While the maximum data rate of Intel’s Thunderbolt technology has not improved for years, the fifth generation is supposed to provide an increase in speed. A leak reveals that Thunderbolt 5 could operate at up to 80 Gbit/s on a USB-C basis.
Executive Vice President and General Manager of the Client Computing Group, Gregory M. Bryant, used a tour of Intel’s Israeli research lab to share impressions of his trip with his followers via Twitter. But the social media experience backfired, because Bryant published the first details about the new Thunderbolt 5 standard, whose optimized USB-C technology is likely to be called “80G PHY” internally.
Out of the shadows with double bandwidth?
The photo with first information about the Thunderbolt 4 successor, which was deleted shortly after, was picked up by Anandtech and proves that Intel plans to double the bandwidth from a previously common maximum of 40 Gbps to 80 Gbps. The description of the new technology also reveals that the company will still stick to the contemporary USB-C port and that the so-called pulse amplitude modulation PAM-3 will be used. Suitable chips could be manufactured by the contract manufacturer TSMC in the 6nm process (N6).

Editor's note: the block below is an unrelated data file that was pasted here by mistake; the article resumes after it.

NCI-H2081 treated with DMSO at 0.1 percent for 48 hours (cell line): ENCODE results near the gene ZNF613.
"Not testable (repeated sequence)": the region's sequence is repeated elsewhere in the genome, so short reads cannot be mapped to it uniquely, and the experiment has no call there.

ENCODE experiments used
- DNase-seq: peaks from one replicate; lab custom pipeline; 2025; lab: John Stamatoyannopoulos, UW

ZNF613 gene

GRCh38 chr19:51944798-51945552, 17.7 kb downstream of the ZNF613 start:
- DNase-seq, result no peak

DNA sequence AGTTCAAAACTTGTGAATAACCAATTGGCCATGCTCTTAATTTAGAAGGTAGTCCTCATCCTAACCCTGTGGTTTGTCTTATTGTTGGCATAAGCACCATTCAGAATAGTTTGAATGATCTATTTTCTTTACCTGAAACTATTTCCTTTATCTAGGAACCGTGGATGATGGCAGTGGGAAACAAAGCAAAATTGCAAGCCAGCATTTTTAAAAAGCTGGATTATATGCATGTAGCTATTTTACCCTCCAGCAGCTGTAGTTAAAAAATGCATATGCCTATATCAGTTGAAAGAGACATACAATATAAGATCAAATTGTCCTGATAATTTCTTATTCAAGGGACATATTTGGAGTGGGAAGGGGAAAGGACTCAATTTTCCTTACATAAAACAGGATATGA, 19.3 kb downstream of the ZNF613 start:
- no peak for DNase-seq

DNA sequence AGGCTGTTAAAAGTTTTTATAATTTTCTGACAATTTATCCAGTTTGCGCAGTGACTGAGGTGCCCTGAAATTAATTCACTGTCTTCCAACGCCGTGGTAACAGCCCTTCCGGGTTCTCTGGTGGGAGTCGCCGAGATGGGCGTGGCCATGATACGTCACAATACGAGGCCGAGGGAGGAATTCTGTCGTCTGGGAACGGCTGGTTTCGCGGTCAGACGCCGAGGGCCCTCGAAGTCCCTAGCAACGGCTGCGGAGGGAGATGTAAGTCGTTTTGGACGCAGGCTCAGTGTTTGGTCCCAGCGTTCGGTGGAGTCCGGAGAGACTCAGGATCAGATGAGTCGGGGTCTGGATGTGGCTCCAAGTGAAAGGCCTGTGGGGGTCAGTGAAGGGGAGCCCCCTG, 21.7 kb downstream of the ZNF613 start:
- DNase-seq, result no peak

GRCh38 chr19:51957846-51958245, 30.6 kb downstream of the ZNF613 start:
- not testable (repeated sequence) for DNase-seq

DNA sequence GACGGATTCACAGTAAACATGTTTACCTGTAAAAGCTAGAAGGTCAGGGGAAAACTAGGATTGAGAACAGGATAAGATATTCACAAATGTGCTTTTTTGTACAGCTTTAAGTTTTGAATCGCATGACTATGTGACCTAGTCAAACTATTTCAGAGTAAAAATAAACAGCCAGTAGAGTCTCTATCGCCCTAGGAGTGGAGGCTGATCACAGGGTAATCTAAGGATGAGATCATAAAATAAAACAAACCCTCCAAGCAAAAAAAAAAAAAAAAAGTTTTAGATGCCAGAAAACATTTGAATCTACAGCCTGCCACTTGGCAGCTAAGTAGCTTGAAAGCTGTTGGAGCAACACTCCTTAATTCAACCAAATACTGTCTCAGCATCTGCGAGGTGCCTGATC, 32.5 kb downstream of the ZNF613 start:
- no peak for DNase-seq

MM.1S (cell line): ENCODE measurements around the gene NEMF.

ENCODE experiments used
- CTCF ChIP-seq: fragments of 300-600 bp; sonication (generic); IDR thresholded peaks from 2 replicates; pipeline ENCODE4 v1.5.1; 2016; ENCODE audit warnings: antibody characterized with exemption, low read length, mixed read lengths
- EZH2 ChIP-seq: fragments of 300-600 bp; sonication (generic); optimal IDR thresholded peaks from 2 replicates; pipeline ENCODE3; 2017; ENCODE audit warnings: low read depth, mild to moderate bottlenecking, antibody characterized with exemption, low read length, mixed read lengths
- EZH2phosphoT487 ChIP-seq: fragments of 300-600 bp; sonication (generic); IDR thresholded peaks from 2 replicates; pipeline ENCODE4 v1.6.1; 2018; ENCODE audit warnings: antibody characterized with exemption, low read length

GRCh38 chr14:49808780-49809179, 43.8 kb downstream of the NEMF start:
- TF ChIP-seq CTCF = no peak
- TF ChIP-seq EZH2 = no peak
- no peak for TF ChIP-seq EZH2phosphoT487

So far, it has not been determined when a presentation of the Thunderbolt 5 technology is to be expected. There were five years between the presentation of Thunderbolt 3 and Thunderbolt 4, which both work with a maximum data rate of 40 Gbit/s. The latter was only announced in January 2020. The latter was only announced in January 2020 and also serves as the basis of the current USB4 standard, among other things. Intel is currently trying to make its USB alternative available to a much broader mass in order to let it step out of its shadowy existence. A direct integration into the Tiger Lake processors is supposed to help.